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April 2, 2010

The Scanner

Happy spring Friday!

Offshore drilling was on everyone’s lips this week. And while we were disappointed with Obama’s decision to open new areas to drilling, he also cancelled four lease sales in the Beaufort and Chukchi seas that had been scheduled by President Bush and committed to conducting significant scientific research and monitoring before any new lease sales are held in those areas — which is very good news for Arctic people and ecosystems.

Oceana board member Ted Danson talked about the drilling decision on CNN yesterday. If you’re incensed by Obama’s decision, go ahead and give him a piece of your mind.

In other ocean news,

…U.S. Department of State banned imports of wild-caught Mexican shrimp if they are collected in ways that threaten endangered sea turtles; in other words, turtle excluder devices are now required in Mexico’s shrimp trawl nets.

…NOAA administrator and marine ecologist Jane Lubchenco talked to Smithsonian Magazine about our changing view of the oceans, dead zones and a cohesive national ocean policy.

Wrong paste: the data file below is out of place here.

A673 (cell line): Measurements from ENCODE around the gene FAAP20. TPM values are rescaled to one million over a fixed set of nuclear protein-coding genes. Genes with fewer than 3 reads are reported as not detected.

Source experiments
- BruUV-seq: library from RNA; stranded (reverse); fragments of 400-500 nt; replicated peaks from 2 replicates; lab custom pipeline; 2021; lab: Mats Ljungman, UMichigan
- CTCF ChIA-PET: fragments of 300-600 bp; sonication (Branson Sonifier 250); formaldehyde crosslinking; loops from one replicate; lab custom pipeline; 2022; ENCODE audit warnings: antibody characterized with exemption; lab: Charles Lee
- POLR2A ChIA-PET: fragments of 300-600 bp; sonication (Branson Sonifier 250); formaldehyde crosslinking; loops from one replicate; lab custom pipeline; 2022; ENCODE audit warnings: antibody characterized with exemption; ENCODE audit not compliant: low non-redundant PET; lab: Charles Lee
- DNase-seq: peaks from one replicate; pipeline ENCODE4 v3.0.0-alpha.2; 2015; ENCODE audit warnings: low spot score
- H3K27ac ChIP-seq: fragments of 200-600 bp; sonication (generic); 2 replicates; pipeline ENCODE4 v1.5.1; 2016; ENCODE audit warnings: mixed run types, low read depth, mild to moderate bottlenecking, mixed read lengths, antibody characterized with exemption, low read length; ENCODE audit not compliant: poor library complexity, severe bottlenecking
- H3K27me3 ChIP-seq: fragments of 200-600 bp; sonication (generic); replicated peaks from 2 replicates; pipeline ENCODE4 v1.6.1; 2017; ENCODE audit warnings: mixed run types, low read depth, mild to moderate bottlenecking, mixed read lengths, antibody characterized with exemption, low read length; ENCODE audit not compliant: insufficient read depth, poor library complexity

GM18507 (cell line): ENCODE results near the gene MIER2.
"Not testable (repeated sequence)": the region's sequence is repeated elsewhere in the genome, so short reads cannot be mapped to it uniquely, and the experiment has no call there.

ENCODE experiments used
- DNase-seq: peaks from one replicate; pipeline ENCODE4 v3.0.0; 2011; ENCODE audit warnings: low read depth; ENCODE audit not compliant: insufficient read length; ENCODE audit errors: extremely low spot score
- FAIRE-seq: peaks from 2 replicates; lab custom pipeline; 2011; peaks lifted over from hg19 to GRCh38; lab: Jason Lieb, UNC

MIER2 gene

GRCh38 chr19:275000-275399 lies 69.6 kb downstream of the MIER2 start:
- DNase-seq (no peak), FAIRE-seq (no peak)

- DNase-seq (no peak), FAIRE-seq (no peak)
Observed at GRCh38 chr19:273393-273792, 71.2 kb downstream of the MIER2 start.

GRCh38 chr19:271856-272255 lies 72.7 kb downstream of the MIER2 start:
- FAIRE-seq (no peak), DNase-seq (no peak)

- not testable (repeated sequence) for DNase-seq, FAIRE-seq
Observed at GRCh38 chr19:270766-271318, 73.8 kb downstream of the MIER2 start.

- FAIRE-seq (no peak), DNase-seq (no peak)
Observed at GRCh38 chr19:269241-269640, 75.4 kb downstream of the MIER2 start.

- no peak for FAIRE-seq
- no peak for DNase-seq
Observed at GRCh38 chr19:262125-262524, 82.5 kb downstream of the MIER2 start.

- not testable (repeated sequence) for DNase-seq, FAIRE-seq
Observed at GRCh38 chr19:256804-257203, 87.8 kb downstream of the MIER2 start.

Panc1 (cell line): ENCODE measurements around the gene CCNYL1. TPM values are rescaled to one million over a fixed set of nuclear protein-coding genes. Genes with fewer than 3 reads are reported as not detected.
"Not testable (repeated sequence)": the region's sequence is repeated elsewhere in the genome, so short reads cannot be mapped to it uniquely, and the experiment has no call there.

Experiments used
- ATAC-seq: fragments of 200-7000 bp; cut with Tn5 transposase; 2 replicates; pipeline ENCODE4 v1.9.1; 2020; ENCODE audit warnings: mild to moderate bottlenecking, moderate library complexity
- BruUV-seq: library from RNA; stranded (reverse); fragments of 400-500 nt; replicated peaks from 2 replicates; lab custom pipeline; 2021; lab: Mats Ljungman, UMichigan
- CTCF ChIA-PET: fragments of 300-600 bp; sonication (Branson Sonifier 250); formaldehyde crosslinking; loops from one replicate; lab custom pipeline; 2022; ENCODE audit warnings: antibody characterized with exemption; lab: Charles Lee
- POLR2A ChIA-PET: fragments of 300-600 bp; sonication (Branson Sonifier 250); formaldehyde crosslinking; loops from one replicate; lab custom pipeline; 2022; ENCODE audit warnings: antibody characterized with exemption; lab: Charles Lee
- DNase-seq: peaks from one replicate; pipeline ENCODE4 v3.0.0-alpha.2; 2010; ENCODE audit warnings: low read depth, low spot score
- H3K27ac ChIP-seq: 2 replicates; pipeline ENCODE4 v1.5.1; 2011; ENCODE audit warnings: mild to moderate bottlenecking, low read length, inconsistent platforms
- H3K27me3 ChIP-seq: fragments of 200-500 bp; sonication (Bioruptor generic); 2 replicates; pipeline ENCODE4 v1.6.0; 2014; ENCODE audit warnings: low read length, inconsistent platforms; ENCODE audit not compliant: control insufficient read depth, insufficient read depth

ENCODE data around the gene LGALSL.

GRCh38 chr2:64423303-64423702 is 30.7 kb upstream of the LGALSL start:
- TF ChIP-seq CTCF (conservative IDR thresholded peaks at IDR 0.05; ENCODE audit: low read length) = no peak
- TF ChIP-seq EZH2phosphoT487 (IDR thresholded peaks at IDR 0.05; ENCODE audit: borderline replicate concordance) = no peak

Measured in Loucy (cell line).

…Anderson Cooper dove unprotected with great white sharks in South Africa with “shark man” Mike Rutzen. The video includes disturbing footage of a shark being finned and thrown back into the sea, still alive.

…Hundreds of Magellanic penguins were stranded in Brazil after their search for food (anchovy) left them stranded hundreds of miles from their usual feeding grounds. Every year they migrate north from Patagonia, but the numbers and distances the penguins have travelled this year have amazed the authorities. Their incredible journey indicates that something is awry with their food supply, perhaps due to changes in water temperatures, ocean currents or pollution.

…Stephen Colbert grilled Sylvia Earle about her new book, the World is Blue, suggesting that to combat overfishing we should rename earthworms “Appalachian yard trout.” (Hat tip to Sea Notes.)

…Rick of Malaria, Bedbugs, Sea Lice and Sunsets posted his annual “ocean egg hunt” — The first person to accurately identify all 12 eggs in the photos (you have to name the species) will receive a trophy.